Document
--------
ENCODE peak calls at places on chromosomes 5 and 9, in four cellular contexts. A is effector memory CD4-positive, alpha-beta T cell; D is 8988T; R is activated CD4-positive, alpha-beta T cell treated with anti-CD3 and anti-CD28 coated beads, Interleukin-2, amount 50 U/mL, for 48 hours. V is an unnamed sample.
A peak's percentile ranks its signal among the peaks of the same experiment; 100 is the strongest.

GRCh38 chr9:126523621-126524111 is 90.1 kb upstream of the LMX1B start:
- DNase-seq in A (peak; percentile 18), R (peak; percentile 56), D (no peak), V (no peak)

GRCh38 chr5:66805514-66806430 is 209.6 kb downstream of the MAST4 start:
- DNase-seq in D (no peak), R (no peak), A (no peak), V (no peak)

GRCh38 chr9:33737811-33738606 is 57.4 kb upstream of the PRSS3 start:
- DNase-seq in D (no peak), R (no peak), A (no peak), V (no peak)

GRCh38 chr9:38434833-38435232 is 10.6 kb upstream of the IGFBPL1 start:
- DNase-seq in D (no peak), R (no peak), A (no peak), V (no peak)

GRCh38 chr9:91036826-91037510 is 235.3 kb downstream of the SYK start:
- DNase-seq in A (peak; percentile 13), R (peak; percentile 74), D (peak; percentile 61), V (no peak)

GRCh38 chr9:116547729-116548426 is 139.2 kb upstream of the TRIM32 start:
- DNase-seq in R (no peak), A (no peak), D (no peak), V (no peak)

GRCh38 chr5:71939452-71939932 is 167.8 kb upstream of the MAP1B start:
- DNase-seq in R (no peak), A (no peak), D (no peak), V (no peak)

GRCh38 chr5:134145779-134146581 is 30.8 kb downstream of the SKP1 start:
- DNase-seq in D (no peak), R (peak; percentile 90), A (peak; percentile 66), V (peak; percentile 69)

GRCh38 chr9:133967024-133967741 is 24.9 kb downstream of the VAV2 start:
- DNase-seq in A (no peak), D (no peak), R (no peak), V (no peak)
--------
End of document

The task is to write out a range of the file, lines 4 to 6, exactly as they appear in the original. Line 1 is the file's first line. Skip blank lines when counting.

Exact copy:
- DNase-seq in A (peak; percentile 18), R (peak; percentile 56), D (no peak), V (no peak)

GRCh38 chr5:66805514-66806430 is 209.6 kb downstream of the MAST4 start:
- DNase-seq in D (no peak), R (no peak), A (no peak), V (no peak)